EU ruling clears up the future of fruit lasering

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EU ruling clears up the future of fruit lasering

Iron oxides and hydoxides make fruit lasering clearer

Retailers will finally be able to scrap sticky food labels and instead use laser technology to mark the skin of fruit following a change to EU rules.

The EU last week approved the use of iron oxides and hydroxides in lasering citrus fruit, melons and pomegranates with information such as PLU codes, QR codes and barcodes.

Previously, the chemicals, which enhance the contrast between the lasered and non-lasered parts of the fruit making the mark much clearer, had not been permitted under EU law.

This had hindered the adoption of lasering, which produced mixed results without them.

Suppliers welcomed the EU’s decision to allow their use. One of the main benefits of laser technology was improved traceability for shoppers, they claimed.

“Consumers will have absolute certainty the product they are buying is fully guaranteed,” said Jaime Sanfelix, MD at Laser Food, which has spent three years liaising with the EU to get the use of iron oxides and hydroxides approved.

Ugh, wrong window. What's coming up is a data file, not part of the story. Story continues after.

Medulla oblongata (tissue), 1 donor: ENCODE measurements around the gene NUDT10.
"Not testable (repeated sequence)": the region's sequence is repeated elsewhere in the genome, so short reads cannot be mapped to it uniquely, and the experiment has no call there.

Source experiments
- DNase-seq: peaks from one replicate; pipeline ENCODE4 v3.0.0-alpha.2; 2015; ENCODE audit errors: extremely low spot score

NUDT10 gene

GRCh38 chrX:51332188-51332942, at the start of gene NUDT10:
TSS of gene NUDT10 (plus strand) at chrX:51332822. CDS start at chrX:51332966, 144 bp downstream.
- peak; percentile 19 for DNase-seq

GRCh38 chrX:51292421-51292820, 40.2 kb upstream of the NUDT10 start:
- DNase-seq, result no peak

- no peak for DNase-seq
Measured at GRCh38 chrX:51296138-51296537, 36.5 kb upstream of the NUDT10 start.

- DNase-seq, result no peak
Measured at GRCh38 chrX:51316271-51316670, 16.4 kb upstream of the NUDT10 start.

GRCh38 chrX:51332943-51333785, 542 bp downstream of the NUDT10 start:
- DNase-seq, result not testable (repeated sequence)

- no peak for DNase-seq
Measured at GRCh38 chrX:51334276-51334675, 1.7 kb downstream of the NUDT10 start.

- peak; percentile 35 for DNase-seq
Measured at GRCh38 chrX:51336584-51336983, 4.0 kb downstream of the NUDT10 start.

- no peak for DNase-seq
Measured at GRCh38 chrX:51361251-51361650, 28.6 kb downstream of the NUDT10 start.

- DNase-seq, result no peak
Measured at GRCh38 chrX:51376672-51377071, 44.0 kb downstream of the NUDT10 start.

Currently, loose products were removed from cartons and sold “anonymously”, he said.

Lasering would also bring considerable cost advantages and environmental savings for retailers and suppliers as it would negate the need for the paper, ink and glue typically used to add information and branding to fresh produce.

“It limits the risks of losing, mixing up or inverting food items, and therefore facilitates transportation and storage,” added Sanfelix.

Suppliers also believe the change provides a huge marketing opportunity for retailers as the lasering could be used as a marketing tool to mark products with motifs during events such as Halloween and Valentine’s Day.

The EU legislation is due to come into force on 23 June.

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